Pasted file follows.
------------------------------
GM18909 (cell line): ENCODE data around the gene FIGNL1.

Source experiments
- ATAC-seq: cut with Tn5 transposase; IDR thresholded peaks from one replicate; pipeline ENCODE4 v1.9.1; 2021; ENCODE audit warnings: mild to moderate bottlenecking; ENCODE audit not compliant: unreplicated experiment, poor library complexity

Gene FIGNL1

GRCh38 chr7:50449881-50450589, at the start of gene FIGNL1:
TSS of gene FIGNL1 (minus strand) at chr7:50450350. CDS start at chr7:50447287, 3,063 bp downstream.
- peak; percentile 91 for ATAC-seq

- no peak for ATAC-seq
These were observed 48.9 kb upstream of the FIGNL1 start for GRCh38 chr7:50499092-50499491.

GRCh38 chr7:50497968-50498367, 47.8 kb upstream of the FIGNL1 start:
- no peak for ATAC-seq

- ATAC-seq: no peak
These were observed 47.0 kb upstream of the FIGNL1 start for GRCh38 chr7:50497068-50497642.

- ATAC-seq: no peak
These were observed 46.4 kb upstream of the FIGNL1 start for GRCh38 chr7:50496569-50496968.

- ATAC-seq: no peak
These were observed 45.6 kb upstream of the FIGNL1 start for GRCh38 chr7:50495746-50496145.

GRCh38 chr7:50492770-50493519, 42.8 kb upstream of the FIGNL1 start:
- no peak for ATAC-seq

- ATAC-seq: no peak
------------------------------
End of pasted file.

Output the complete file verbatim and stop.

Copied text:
GM18909 (cell line): ENCODE data around the gene FIGNL1.

Source experiments
- ATAC-seq: cut with Tn5 transposase; IDR thresholded peaks from one replicate; pipeline ENCODE4 v1.9.1; 2021; ENCODE audit warnings: mild to moderate bottlenecking; ENCODE audit not compliant: unreplicated experiment, poor library complexity

Gene FIGNL1

GRCh38 chr7:50449881-50450589, at the start of gene FIGNL1:
TSS of gene FIGNL1 (minus strand) at chr7:50450350. CDS start at chr7:50447287, 3,063 bp downstream.
- peak; percentile 91 for ATAC-seq

- no peak for ATAC-seq
These were observed 48.9 kb upstream of the FIGNL1 start for GRCh38 chr7:50499092-50499491.

GRCh38 chr7:50497968-50498367, 47.8 kb upstream of the FIGNL1 start:
- no peak for ATAC-seq

- ATAC-seq: no peak
These were observed 47.0 kb upstream of the FIGNL1 start for GRCh38 chr7:50497068-50497642.

- ATAC-seq: no peak
These were observed 46.4 kb upstream of the FIGNL1 start for GRCh38 chr7:50496569-50496968.

- ATAC-seq: no peak
These were observed 45.6 kb upstream of the FIGNL1 start for GRCh38 chr7:50495746-50496145.

GRCh38 chr7:50492770-50493519, 42.8 kb upstream of the FIGNL1 start:
- no peak for ATAC-seq

- ATAC-seq: no peak